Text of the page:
FolkestoneJack's Tracks

The green paradise of Vallisaari

Posted in Finland, Helsinki by folkestonejack on June 10, 2017

The connected islands of Vallisaari and Kuninkaansaari are two of the newest attractions in Helsinki, easily accessed with a 20 minute long ride on a JT-Line water-bus from Market Square.

Until recently the islands housed an arms depot and training grounds for the Finnish military and were closed to the public, but a new initiative saw the islands opened to visitors in May 2016. The opportunity to take a peek at what has been happening here was one of the reasons that persuaded me that now was the time to come back to Finland.

The beautiful combination of nature and history is everywhere you walk on Vallisaari

Although Vallasaari is only separated from Suomenlinna by a narrow channel the two destinations are strikingly different. Nature has been allowed to reclaim the islands following the departure of the last inhabitants in the mid 1990s and this saw the transformation from an open landscape to a forest. The Russian fortifications on the island gradually disappeared beneath the green tide and would have remained hidden had it not been for works in 2015 that have helped make these more visible. I like the fact that they won’t alter this, as I think it is part of what makes this place special.

The 113 hectares of territory on the two islands have some of the highest levels of bio-diversity in the Helsinki region, including 450 vascular plant species including some that have been designated as vulnerable. Around 60 bird species have been found, including many threatened and near threatened species such as the red-backed shrike, and a pair of protected Eurasian eagle-owls has chosen the island for their nest. Nearly 700 different species of butterfly have been spotted and this again includes many that are under threat. It’s a green paradise.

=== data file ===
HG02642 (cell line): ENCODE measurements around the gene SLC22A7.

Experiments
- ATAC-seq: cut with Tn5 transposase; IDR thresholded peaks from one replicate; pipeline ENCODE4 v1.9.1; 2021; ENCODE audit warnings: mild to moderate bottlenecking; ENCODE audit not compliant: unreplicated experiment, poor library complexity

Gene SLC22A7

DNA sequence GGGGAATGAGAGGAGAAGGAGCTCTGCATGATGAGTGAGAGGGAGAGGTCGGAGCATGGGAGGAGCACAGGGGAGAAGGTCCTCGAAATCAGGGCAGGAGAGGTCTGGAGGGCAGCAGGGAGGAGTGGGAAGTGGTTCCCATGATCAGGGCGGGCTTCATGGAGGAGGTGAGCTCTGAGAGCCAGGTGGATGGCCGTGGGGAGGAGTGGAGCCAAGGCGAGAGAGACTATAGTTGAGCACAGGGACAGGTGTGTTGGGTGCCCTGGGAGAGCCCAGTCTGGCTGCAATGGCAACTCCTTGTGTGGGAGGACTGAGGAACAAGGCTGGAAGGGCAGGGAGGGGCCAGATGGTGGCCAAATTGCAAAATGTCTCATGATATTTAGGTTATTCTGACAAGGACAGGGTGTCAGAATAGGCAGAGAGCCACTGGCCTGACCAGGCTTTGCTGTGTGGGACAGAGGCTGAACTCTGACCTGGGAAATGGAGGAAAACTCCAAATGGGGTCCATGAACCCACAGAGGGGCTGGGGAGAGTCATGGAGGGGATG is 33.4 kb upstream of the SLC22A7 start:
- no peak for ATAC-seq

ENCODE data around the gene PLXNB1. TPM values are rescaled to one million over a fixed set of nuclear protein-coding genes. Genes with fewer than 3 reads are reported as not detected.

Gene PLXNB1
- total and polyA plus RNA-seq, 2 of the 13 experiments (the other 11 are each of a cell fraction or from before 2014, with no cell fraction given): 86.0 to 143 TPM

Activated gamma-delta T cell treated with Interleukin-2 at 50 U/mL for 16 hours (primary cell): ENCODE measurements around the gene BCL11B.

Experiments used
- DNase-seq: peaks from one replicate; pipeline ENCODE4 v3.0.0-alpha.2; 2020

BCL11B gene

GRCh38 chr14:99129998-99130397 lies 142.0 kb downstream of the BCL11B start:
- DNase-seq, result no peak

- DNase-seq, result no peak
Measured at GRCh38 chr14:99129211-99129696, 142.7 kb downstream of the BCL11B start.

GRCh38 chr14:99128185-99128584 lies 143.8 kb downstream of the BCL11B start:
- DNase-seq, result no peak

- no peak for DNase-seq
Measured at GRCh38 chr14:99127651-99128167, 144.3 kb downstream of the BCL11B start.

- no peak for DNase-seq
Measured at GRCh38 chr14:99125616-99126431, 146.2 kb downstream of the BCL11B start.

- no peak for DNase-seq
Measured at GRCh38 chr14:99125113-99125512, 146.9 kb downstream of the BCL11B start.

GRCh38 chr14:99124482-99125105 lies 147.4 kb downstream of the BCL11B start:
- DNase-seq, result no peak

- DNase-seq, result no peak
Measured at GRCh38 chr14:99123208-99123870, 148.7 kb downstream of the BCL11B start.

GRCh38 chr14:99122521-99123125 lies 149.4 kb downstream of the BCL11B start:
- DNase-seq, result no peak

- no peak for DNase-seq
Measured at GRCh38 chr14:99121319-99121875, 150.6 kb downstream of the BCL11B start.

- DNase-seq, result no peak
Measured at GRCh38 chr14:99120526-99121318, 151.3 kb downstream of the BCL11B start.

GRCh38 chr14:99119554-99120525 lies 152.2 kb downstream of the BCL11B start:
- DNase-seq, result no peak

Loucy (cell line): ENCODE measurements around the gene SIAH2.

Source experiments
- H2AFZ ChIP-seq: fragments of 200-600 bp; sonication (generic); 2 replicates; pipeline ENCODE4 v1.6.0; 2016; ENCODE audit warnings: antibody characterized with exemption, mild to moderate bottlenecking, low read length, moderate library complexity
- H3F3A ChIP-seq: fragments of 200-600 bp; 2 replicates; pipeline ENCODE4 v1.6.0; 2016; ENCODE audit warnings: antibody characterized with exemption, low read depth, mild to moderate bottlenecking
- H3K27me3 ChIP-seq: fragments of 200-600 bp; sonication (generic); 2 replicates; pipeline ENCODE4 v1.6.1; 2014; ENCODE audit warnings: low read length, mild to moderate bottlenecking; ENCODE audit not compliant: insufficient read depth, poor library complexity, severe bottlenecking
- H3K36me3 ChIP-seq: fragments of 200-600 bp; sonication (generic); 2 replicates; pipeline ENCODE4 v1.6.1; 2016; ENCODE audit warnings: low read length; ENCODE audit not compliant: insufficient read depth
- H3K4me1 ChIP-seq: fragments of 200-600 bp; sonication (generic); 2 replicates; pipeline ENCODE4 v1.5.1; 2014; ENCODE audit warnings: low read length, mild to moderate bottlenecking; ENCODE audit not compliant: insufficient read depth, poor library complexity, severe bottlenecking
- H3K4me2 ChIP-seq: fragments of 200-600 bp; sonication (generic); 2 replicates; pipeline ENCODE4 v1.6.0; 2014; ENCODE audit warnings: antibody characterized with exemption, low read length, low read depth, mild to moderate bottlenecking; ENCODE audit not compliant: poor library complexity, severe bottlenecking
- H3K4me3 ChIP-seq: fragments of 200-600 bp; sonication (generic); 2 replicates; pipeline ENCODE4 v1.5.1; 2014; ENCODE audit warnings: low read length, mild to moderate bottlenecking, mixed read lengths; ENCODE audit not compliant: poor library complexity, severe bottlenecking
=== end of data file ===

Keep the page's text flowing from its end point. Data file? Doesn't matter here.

All of this, combined with the fortifications, reminds me a little of places like Somes Island in New Zealand – although this doesn’t have the stringent environmental protections for visitor-arrivals and there are more facilities. There are dry-toilets located at various spots on the circular walks around the islands and there are some delightful cafes. We stopped off at Paja, a cafe located 100m south of Torpedolahti, which serves wonderful ice cream and coffee roasted on Lauttasaari. Everywhere on the island had a friendly and welcoming vibe.

A view of Suomenlinna from the shore of Vallisaari

It seems strange now to think that the architects of the Swedish military fortress of Sveaborg (Suomenlinna) did not appreciate that leaving Vallasaari virtually undefended (save for a small redoubt) left a pretty significant weak link in the defensive line. In 1808 this weakness was brutally exposed when the Russian forces brought in their artillery and proceeded to bombard Sveaborg from Vallasaari. The fortress was surrendered on 3rd May 1808 after a siege lasting two months.

The Russians began to fortify the island, now renamed Aleksanterinsaari in honour of Tsar Alexander I, to fill the gap in the defence of Sveaborg (and, by extension, St Petersburg). The development of the fortifications continued over the course of the century, notably with the construction of the Alexander Battery (now a key attraction on the island, augmented by a viewing platform) which Tsar Alexander II named after his son. None of this stopped Sveaborg from being bombarded from the islands once again when the forces on the island unsuccessfully mutinied in 1906.

The view from the walkway at the top of the Alexander Battery

The beauty of the islands today masks an often tragic history, not least with a massive explosion in 1937 that claimed 12 lives and destroyed 16 buildings. The place where the tragic accident occurred is now known as the valley of death. One of the display boards here shows a dramatic photograph of the tall column of smoke from the explosion seen from the Market Square.

I loved every minute of our time on Vallasaari and over the causeway to Kuninkaansaari. The display boards (In Finnish, Swedish, Russian and English) around the islands are terrific at serving up the potted history, photographs and maps that help make sense of what is front of you (we would have loved a guided tour in English but these were not running during our stay).

Thank you all the volunteers whose work has gone into making a walk around Vallasaari and Kuninkaansaari such an enjoyable experience. It has been the sightseeing highlight of our trip to Helsinki.

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